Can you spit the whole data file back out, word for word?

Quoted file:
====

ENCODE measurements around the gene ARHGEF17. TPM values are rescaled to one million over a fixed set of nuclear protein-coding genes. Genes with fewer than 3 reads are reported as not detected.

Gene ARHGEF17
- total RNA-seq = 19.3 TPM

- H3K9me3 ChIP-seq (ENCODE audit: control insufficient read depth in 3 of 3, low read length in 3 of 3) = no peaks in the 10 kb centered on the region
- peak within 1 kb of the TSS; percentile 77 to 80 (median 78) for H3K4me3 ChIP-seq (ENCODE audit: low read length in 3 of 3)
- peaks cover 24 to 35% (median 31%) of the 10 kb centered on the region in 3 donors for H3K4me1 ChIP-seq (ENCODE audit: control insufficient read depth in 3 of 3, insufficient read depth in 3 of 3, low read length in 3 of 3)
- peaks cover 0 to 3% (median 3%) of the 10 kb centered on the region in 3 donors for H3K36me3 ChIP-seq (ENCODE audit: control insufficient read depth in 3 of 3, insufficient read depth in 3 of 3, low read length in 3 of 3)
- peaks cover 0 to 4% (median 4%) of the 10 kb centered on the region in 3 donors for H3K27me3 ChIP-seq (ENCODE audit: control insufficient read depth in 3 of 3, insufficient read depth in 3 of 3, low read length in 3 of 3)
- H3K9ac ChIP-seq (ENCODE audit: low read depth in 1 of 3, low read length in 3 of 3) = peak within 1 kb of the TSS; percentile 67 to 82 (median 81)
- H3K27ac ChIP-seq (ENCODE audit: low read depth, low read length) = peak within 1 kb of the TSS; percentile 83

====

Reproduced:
ENCODE measurements around the gene ARHGEF17. TPM values are rescaled to one million over a fixed set of nuclear protein-coding genes. Genes with fewer than 3 reads are reported as not detected.

Gene ARHGEF17
- total RNA-seq = 19.3 TPM

- H3K9me3 ChIP-seq (ENCODE audit: control insufficient read depth in 3 of 3, low read length in 3 of 3) = no peaks in the 10 kb centered on the region
- peak within 1 kb of the TSS; percentile 77 to 80 (median 78) for H3K4me3 ChIP-seq (ENCODE audit: low read length in 3 of 3)
- peaks cover 24 to 35% (median 31%) of the 10 kb centered on the region in 3 donors for H3K4me1 ChIP-seq (ENCODE audit: control insufficient read depth in 3 of 3, insufficient read depth in 3 of 3, low read length in 3 of 3)
- peaks cover 0 to 3% (median 3%) of the 10 kb centered on the region in 3 donors for H3K36me3 ChIP-seq (ENCODE audit: control insufficient read depth in 3 of 3, insufficient read depth in 3 of 3, low read length in 3 of 3)
- peaks cover 0 to 4% (median 4%) of the 10 kb centered on the region in 3 donors for H3K27me3 ChIP-seq (ENCODE audit: control insufficient read depth in 3 of 3, insufficient read depth in 3 of 3, low read length in 3 of 3)
- H3K9ac ChIP-seq (ENCODE audit: low read depth in 1 of 3, low read length in 3 of 3) = peak within 1 kb of the TSS; percentile 67 to 82 (median 81)
- H3K27ac ChIP-seq (ENCODE audit: low read depth, low read length) = peak within 1 kb of the TSS; percentile 83